Arctic sea ice likely reached its 2019 minimum extent of 1.60 million square miles (4.15 million square kilometers) on 18 September, tied for second lowest summertime extent in the satellite record, according to data provided by NASA and the National Snow and Ice Data Center.
The Arctic sea ice cap is an expanse of frozen seawater floating on top of the Arctic Ocean and neighboring seas.
Every year, it expands and thickens during the fall and winter and grows smaller and thinner during the spring and summer.
But in the past decades, increasing temperatures have caused marked decreases in the Arctic sea ice extents in all seasons, with particularly rapid reductions in the minimum end-of-summer ice extent.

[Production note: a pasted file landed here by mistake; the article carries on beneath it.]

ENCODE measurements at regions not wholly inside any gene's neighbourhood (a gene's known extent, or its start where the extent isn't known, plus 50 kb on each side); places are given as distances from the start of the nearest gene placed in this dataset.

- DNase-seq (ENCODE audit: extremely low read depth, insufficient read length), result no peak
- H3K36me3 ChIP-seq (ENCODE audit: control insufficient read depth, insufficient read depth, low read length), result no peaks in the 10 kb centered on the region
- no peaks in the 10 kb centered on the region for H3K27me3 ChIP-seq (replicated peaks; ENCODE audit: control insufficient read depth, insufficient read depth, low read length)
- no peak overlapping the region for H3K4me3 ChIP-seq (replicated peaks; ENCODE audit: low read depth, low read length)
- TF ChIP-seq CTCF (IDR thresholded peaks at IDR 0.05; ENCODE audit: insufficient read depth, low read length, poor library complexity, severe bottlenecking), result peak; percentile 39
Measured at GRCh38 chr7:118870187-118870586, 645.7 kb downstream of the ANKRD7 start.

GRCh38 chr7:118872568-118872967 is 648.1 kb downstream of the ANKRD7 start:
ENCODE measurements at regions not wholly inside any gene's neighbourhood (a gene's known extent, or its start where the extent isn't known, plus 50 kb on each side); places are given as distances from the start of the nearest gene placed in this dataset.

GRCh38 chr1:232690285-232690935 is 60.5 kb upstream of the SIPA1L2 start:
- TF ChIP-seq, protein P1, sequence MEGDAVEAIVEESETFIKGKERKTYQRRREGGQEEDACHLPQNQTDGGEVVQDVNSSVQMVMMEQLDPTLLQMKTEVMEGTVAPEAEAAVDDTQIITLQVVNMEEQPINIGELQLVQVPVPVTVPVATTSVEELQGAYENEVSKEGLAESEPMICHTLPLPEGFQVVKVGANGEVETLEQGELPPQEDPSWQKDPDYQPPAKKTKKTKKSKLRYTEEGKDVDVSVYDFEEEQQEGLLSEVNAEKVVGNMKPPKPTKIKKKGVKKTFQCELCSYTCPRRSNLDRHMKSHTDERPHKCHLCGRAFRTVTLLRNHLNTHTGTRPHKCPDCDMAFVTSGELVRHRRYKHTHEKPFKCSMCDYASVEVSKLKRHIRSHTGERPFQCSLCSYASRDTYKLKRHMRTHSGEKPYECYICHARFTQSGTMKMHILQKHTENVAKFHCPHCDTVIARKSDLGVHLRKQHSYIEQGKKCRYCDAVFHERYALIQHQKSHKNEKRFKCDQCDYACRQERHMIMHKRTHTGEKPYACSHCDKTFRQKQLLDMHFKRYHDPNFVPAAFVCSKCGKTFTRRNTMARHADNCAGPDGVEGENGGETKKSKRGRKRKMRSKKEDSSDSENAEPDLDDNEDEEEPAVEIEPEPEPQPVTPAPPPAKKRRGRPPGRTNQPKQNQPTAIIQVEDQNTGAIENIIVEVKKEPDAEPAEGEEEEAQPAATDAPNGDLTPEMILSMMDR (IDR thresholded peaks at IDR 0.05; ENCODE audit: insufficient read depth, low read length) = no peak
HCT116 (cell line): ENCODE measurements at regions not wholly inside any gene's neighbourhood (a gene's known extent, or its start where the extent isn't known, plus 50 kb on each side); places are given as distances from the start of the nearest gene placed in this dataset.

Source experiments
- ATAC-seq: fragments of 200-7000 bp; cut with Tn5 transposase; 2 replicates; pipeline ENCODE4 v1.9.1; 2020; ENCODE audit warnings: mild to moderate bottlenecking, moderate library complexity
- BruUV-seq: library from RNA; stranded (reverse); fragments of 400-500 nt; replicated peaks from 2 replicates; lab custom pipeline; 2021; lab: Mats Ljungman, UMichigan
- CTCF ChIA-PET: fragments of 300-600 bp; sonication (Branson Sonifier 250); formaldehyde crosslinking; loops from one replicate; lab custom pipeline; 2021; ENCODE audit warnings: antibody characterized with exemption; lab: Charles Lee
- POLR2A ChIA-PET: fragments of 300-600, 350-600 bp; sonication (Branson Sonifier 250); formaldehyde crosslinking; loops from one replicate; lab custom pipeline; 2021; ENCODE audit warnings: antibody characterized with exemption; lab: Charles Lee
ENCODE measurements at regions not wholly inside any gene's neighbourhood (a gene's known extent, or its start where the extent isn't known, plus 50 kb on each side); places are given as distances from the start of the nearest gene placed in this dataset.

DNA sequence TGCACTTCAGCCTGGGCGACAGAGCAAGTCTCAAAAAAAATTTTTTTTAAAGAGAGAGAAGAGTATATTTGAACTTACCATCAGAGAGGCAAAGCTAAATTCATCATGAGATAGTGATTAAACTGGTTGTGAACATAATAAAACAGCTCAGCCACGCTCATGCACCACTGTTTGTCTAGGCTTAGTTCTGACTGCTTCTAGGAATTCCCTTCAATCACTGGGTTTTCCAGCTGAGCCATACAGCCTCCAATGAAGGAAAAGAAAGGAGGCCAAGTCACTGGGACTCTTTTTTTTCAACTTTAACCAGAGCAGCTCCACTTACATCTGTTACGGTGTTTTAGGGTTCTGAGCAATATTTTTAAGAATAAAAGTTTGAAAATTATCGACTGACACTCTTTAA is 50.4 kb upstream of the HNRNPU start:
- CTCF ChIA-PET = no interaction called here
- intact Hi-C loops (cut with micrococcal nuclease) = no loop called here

The shrinking of the Arctic sea ice cover can ultimately affect local ecosystems, global weather patterns, and the circulation of the oceans.
According to NASA, the Arctic continues seeing a trend of shrinking maximum extents. The 2018 maximum extent reached 5.59 million square miles, only about 23,000 square miles larger than the lowest maximum on record, in 2017.
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